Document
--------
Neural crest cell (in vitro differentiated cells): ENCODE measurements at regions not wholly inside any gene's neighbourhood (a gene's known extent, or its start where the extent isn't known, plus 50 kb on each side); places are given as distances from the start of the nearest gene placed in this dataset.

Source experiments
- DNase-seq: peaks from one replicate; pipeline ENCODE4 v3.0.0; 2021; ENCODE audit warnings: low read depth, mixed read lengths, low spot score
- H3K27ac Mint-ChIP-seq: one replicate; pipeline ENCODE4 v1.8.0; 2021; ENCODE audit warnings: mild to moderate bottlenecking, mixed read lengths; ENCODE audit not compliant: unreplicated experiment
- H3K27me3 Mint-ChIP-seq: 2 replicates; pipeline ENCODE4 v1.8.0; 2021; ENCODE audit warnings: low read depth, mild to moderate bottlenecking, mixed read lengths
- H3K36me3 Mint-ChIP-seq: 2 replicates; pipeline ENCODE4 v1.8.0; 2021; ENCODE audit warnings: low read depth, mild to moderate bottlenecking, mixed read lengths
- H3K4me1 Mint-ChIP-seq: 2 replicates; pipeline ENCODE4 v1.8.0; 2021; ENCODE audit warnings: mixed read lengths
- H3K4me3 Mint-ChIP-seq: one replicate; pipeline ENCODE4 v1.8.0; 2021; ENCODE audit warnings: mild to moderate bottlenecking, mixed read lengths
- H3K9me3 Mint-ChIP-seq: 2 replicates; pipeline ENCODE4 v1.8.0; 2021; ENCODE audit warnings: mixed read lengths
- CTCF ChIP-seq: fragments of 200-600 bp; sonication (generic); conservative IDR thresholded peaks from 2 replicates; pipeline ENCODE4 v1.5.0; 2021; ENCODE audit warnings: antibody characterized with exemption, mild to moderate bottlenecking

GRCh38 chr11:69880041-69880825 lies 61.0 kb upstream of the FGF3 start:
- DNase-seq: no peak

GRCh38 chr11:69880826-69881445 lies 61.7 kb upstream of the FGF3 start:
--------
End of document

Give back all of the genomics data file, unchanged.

Neural crest cell (in vitro differentiated cells): ENCODE measurements at regions not wholly inside any gene's neighbourhood (a gene's known extent, or its start where the extent isn't known, plus 50 kb on each side); places are given as distances from the start of the nearest gene placed in this dataset.

Source experiments
- DNase-seq: peaks from one replicate; pipeline ENCODE4 v3.0.0; 2021; ENCODE audit warnings: low read depth, mixed read lengths, low spot score
- H3K27ac Mint-ChIP-seq: one replicate; pipeline ENCODE4 v1.8.0; 2021; ENCODE audit warnings: mild to moderate bottlenecking, mixed read lengths; ENCODE audit not compliant: unreplicated experiment
- H3K27me3 Mint-ChIP-seq: 2 replicates; pipeline ENCODE4 v1.8.0; 2021; ENCODE audit warnings: low read depth, mild to moderate bottlenecking, mixed read lengths
- H3K36me3 Mint-ChIP-seq: 2 replicates; pipeline ENCODE4 v1.8.0; 2021; ENCODE audit warnings: low read depth, mild to moderate bottlenecking, mixed read lengths
- H3K4me1 Mint-ChIP-seq: 2 replicates; pipeline ENCODE4 v1.8.0; 2021; ENCODE audit warnings: mixed read lengths
- H3K4me3 Mint-ChIP-seq: one replicate; pipeline ENCODE4 v1.8.0; 2021; ENCODE audit warnings: mild to moderate bottlenecking, mixed read lengths
- H3K9me3 Mint-ChIP-seq: 2 replicates; pipeline ENCODE4 v1.8.0; 2021; ENCODE audit warnings: mixed read lengths
- CTCF ChIP-seq: fragments of 200-600 bp; sonication (generic); conservative IDR thresholded peaks from 2 replicates; pipeline ENCODE4 v1.5.0; 2021; ENCODE audit warnings: antibody characterized with exemption, mild to moderate bottlenecking

GRCh38 chr11:69880041-69880825 lies 61.0 kb upstream of the FGF3 start:
- DNase-seq: no peak

GRCh38 chr11:69880826-69881445 lies 61.7 kb upstream of the FGF3 start: